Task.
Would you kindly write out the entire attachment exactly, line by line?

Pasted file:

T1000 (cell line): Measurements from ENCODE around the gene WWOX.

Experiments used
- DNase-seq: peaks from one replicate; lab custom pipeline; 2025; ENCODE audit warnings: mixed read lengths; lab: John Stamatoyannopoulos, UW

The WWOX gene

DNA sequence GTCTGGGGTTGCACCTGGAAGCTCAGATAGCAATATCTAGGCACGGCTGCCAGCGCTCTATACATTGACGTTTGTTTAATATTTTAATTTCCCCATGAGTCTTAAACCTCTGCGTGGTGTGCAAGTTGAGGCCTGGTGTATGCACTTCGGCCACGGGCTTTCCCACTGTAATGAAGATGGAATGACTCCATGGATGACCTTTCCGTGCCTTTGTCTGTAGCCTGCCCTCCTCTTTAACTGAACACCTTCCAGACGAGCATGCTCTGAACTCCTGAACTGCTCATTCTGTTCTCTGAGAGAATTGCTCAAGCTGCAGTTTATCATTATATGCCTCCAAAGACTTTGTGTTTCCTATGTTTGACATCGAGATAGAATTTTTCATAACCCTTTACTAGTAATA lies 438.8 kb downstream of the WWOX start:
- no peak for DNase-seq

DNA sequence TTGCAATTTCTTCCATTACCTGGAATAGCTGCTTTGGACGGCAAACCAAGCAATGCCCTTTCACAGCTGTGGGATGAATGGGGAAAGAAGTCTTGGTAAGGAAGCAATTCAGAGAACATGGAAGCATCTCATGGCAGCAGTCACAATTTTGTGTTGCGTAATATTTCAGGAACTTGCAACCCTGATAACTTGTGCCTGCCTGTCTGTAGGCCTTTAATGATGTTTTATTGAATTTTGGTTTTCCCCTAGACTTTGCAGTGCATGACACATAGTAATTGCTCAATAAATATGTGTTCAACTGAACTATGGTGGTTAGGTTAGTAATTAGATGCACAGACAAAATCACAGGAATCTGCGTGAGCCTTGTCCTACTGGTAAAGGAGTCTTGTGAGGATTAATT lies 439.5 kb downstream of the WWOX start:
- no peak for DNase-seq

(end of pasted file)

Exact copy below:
T1000 (cell line): Measurements from ENCODE around the gene WWOX.

Experiments used
- DNase-seq: peaks from one replicate; lab custom pipeline; 2025; ENCODE audit warnings: mixed read lengths; lab: John Stamatoyannopoulos, UW

The WWOX gene

DNA sequence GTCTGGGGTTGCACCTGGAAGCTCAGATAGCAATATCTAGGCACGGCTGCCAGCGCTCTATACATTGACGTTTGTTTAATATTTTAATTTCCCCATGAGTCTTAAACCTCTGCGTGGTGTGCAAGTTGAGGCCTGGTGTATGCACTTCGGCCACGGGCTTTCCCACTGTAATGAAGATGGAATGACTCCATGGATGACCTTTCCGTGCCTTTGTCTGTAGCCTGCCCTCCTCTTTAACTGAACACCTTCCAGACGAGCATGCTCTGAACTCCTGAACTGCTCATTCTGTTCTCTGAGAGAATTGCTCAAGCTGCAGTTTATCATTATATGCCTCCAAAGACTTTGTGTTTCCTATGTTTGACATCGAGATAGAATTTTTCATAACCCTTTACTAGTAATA lies 438.8 kb downstream of the WWOX start:
- no peak for DNase-seq

DNA sequence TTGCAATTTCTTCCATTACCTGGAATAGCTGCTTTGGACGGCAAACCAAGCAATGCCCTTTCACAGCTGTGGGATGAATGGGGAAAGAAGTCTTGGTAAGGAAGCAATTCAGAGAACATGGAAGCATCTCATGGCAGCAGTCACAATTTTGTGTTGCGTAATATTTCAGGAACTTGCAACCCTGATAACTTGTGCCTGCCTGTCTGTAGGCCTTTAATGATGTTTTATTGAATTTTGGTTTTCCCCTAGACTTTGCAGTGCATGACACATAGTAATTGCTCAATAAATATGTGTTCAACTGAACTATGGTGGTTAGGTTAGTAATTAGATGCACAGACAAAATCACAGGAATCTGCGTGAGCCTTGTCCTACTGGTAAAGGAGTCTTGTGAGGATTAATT lies 439.5 kb downstream of the WWOX start:
- no peak for DNase-seq